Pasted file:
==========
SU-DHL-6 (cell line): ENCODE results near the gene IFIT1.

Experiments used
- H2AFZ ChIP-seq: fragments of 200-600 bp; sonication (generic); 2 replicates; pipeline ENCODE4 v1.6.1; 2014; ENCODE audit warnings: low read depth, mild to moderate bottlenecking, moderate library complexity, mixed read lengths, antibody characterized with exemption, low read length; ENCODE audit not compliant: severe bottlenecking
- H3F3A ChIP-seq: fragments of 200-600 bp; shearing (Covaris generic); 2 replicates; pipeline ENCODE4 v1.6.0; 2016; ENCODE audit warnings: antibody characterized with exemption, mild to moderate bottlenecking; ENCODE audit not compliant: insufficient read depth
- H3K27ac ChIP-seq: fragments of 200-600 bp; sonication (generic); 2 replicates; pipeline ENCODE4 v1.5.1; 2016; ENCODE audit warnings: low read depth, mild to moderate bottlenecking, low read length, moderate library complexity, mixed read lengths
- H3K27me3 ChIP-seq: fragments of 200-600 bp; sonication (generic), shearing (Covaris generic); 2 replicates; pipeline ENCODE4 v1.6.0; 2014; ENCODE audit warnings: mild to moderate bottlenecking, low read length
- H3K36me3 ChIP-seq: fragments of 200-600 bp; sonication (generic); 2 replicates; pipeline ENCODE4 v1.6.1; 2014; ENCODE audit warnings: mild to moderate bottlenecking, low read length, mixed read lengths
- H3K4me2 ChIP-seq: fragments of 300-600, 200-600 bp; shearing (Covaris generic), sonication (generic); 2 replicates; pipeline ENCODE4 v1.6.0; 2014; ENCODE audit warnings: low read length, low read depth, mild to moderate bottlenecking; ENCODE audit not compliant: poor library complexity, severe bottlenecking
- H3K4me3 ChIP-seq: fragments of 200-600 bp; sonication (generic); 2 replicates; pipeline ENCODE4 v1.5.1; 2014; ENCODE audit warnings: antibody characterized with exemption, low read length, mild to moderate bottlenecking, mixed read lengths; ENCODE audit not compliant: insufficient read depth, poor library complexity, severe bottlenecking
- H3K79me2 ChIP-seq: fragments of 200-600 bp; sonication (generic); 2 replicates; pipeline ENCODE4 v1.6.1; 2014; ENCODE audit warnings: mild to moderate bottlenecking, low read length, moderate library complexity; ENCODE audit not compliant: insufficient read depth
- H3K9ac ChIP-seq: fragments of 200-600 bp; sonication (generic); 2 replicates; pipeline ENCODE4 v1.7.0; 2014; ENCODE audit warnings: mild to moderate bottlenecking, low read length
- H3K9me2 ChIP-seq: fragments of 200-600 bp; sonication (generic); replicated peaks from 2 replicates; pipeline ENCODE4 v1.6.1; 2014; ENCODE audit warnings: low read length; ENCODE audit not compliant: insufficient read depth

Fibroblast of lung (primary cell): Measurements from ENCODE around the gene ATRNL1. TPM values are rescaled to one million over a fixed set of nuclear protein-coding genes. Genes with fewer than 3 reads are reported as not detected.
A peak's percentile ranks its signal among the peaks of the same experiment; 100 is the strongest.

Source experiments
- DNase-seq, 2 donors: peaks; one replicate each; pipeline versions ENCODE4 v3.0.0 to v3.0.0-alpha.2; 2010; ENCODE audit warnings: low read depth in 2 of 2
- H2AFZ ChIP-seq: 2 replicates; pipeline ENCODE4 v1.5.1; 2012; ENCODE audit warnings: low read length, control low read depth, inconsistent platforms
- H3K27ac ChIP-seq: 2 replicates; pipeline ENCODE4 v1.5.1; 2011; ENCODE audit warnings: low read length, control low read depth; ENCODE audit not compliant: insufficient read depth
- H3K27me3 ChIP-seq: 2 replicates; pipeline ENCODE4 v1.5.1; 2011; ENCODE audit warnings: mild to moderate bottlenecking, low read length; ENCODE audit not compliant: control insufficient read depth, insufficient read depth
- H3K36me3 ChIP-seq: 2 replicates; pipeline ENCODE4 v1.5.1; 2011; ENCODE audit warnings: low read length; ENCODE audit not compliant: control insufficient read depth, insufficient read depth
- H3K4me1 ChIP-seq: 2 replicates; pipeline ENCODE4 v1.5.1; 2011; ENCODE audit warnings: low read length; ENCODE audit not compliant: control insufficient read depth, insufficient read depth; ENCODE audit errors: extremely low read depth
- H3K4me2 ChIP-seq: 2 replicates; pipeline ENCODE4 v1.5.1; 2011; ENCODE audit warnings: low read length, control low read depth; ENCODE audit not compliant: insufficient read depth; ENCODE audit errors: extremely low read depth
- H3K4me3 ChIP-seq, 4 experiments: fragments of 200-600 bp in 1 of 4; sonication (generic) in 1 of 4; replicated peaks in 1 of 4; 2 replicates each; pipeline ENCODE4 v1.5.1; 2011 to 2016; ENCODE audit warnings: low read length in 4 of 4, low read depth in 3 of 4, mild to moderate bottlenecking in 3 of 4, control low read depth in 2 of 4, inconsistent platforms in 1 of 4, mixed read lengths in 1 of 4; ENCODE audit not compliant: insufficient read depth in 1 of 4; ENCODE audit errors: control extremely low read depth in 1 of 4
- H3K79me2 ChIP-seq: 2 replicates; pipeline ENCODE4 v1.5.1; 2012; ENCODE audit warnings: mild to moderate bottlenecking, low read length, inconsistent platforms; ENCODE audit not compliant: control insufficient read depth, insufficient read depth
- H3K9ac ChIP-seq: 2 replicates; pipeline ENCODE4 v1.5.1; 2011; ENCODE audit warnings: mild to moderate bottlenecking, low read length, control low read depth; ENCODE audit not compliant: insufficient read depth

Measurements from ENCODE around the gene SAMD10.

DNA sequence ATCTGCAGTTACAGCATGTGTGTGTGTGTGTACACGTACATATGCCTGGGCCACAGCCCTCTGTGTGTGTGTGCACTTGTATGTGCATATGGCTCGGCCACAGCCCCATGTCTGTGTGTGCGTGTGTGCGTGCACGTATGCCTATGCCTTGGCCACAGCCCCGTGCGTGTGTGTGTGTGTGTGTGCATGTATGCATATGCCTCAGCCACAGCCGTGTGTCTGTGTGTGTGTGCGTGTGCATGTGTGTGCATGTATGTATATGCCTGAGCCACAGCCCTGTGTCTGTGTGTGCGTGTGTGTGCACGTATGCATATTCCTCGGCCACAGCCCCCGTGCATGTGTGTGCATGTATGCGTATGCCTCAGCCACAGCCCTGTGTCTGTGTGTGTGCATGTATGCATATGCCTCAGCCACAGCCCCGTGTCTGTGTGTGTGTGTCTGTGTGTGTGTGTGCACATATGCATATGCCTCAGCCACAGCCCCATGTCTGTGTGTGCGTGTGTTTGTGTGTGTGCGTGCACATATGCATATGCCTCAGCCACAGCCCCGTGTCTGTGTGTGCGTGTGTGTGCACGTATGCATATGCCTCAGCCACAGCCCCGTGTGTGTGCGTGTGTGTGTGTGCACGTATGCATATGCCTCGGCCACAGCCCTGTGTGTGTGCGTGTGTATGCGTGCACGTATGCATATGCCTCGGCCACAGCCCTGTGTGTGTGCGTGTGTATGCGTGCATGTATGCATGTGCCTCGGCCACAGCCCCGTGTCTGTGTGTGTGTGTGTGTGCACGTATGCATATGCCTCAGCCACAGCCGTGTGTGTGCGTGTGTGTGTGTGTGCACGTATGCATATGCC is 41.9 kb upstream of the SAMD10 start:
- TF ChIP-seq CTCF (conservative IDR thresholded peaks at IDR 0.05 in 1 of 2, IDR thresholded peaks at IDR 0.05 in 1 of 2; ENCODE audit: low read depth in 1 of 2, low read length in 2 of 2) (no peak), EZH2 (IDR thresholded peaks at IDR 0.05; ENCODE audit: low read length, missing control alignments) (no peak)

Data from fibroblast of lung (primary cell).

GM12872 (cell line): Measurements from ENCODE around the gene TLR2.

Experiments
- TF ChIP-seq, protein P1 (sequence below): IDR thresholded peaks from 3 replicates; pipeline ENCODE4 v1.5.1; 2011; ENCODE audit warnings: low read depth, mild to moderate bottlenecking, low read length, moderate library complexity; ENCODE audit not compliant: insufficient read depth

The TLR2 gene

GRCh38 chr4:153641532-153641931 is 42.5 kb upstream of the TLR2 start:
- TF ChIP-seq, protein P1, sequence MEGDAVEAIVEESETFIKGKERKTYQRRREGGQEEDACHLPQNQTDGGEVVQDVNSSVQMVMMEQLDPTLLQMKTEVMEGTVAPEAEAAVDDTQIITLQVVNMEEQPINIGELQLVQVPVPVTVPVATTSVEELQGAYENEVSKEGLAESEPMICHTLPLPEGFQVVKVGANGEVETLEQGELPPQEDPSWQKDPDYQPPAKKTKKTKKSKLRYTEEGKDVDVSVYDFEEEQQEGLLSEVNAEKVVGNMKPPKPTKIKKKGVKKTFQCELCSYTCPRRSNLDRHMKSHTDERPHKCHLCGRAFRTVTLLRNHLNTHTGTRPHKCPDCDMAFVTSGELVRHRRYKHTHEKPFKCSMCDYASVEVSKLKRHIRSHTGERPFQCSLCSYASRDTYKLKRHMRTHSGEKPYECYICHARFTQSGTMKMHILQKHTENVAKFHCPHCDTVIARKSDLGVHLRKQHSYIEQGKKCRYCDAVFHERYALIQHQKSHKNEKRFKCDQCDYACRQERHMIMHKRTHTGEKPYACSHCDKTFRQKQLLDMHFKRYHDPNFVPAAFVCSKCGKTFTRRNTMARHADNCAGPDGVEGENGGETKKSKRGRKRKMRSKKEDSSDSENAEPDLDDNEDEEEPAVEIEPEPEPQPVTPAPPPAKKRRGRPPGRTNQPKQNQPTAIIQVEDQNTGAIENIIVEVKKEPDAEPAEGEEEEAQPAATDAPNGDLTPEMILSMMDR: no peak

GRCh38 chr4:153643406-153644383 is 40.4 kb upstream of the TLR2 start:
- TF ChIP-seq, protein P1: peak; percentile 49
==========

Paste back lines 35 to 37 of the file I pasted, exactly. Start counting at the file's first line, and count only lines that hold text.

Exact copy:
- TF ChIP-seq, protein P1, sequence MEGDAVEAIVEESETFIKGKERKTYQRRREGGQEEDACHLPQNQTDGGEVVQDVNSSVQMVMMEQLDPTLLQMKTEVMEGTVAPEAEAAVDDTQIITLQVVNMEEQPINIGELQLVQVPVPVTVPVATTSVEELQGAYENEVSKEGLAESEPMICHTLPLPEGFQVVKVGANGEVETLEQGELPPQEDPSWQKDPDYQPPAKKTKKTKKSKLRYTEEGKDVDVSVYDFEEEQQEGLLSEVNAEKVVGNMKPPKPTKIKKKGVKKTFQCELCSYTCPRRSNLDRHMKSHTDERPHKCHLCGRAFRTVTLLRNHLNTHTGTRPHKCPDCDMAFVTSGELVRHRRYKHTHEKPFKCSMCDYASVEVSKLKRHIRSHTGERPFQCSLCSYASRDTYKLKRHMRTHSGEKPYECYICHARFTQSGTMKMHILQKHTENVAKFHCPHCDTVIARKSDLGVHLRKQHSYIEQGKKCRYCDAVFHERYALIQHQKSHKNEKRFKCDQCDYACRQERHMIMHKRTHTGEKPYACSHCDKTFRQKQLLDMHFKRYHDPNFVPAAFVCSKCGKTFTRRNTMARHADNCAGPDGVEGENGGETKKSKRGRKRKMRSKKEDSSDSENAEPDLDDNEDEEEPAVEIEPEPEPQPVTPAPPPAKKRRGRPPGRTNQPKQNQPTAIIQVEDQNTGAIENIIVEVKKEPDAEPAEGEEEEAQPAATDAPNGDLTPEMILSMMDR: no peak

GRCh38 chr4:153643406-153644383 is 40.4 kb upstream of the TLR2 start:
- TF ChIP-seq, protein P1: peak; percentile 49